BUDAPEST (Reuters) - The flood-cresting Danube outside Budapest’s Bela Bartok concert hall threatened to drown audience, singers, chorus and orchestra alike, but it couldn’t dampen the high spirits inside for a new production of Wagner’s “Die Meistersinger von Nurnberg”.
The crowning glory of conductor Adam Fischer’s eighth annual “Wagner Days” festival, in Wagner’s 200th birthday year, was described as a “masterwork” by Hungarian critic Miklos Fay in Hungarian daily Nepszabadsag following Saturday’s premiere that had the audience cheering every act of the five-hour-long opera.
It was one of those magical musical moments when all the elements, including a superb cast, powerful choral singing and even the river nearing the top of retaining walls just steps away from the hall, conspired for almost unalloyed success.
“Wagner liked destruction,” retired Slovenian coal mine director Franc Zerdin, attending with his wife and a friend, said just before the performance began.
Indeed, there did seem to be something electric in the air.
Fischer, 63, who is steeped in the traditions of the Holy Grail of Wagner, having conducted at the composer’s purpose-built opera house in Bayreuth, has thoughtfully and deliberately built up his own festival, beginning in 2006.
Presented in a concert hall instead of an opera house, past seasons have seen clever, minimalist stagings of “The Ring”, “Parsifal”, “Tannhauser”, “Tristan und Isolde” and “Lohengrin”, but Fischer saved the biggest challenge, “Die Meistersinger”, with its huge cast, for last.
“This opera needs the most careful staging, in a way,” Fischer said in a recent phone interview.
“Wagner is very theatrical, these are very long operas, and I thought at the beginning that we have to offer many more visual elements to the audience, not to be boring,” he said.
”But that is not really true because the possibilities of the hall, the acoustic and the atmosphere give us a lot more than I thought at the beginning.
“I always say the worst thing is to get bored, and now I have confirmation that we can play everything here, with a minimum of staging.”
Fischer and his production team over the years have called upon the services of a variety of opera and theatre directors, and this time it was the turn of German director Michael Schulz. He directed a “Ring” cycle in Weimar that was noted for its stark setting, but brought a much lighter touch to his first production of Wagner’s only comic opera.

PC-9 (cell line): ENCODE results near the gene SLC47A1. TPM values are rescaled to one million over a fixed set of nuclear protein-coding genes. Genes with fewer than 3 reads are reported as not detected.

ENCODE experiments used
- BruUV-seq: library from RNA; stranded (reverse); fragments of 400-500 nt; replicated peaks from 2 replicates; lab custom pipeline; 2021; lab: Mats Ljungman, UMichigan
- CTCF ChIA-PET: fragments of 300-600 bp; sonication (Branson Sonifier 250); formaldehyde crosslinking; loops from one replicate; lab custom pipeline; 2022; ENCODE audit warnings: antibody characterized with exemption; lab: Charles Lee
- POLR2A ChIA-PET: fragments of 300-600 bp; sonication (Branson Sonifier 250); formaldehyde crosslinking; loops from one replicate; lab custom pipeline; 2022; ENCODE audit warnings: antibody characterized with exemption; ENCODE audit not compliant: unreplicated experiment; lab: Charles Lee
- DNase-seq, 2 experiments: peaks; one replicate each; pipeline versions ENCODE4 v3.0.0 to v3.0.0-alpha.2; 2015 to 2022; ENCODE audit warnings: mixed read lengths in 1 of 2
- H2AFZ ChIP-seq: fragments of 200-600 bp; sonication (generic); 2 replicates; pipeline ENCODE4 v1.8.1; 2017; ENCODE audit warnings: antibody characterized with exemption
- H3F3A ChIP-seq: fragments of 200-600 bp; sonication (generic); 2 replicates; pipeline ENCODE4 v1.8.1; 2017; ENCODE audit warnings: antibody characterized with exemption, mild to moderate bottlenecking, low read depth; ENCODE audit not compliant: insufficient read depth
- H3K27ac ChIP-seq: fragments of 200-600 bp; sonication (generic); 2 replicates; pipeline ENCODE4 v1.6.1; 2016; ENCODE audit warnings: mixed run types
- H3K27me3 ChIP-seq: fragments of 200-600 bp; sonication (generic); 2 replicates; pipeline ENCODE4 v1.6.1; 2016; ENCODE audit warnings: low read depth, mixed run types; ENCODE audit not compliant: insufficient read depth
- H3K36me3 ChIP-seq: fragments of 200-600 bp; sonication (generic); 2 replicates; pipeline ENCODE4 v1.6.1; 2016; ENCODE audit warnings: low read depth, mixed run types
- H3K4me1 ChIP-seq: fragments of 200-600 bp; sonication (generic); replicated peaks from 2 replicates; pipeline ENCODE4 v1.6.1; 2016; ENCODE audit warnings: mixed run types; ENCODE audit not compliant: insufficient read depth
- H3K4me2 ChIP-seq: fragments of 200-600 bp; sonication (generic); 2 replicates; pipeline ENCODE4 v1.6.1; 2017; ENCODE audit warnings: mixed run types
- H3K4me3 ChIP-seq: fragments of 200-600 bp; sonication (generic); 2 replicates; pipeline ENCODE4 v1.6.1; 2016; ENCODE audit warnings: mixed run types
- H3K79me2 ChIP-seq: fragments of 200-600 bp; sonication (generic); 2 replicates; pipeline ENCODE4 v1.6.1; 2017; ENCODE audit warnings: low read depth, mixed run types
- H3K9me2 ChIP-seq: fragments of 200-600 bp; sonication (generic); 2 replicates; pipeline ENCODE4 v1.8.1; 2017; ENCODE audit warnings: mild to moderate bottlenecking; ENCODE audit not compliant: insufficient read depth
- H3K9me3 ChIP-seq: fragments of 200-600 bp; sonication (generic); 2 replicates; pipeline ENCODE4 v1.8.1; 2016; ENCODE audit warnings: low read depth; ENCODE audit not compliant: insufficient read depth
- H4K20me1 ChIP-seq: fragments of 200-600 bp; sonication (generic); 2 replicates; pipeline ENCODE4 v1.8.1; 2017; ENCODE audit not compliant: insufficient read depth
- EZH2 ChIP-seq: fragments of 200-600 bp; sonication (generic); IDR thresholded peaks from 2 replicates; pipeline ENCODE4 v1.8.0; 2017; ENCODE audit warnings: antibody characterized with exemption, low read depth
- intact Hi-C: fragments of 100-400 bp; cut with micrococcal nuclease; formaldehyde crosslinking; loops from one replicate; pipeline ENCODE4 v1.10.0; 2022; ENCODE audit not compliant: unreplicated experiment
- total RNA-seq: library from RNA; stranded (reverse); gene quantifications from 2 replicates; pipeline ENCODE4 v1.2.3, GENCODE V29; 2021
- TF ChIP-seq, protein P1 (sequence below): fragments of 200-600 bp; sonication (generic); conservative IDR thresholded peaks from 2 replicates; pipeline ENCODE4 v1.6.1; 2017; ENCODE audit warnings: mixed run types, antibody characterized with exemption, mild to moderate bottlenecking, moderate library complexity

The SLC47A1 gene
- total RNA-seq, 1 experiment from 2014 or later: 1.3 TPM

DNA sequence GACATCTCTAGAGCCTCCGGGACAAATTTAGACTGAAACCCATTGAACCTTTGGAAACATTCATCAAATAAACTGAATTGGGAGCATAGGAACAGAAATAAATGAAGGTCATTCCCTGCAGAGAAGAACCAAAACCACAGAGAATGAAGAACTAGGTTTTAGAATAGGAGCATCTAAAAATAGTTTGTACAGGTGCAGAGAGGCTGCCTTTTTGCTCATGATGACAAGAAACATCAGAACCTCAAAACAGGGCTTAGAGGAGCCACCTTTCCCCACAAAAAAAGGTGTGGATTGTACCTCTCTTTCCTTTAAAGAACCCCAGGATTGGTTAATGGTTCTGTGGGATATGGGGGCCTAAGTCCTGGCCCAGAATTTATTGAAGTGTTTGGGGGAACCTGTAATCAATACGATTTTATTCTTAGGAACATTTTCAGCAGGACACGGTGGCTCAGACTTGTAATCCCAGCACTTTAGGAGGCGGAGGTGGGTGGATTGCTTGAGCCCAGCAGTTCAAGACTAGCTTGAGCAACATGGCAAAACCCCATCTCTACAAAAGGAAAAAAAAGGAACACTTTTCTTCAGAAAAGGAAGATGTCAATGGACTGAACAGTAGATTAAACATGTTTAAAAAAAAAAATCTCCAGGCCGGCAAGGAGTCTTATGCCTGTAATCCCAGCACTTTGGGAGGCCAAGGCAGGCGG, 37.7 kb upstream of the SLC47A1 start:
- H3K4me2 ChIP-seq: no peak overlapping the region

Wagner was notoriously anti-Semitic and “Meistersinger”, with its infamous line “honor your German masters”, became a propaganda showpiece for the Nazis under the Third Reich. This poses a problem for any director, maybe especially a German one, but Schulz tackled it, head on and comically.
In the dramatic closing scene, when shoemaker and poet Hans Sachs, the hero of the piece, is singing the offending verse, Schulz brought on two boys to kick around a soccer ball - so that the “German masters” became football players from Bayern Munich or another top club, instead of something more invidious.
“Even if I staged this in Germany, I wouldn’t be interested in showing that in the rhetoric and demagogy of a Hans Sachs there is something lurking that could also have been the case in the speeches of Hitler or Goebbels,” Schulz told Reuters in an interview during the interval.
“That’s just not interesting. Rather, the ‘Meistersinger’ is, for me, at the end of the day, a good comedy that one can work on, this ambivalence, this playing with reality, that’s what interests me.”
The international cast included British baritone James Rutherford as Sachs and German tenor Klaus Florian Vogt as the knight Walther who wins the leading lady Eva. Vogt lost a bit of oomph toward the end, but the opera is nothing if not long.
Eva was sung by German soprano Annette Dasch with flirty flair, while Danish baritone Bo Skovhus got the bulk of the laughs for his send-up of Walther’s rival for Eva’s hand as the toupeed, stuffed-shirt Beckmesser.
Asked if he was pleased with what he has achieved, Fischer said: “Yes, it was a dream and everybody said it was crazy and we finished it. It is a gift of life for me.”
Editing by Paul Casciato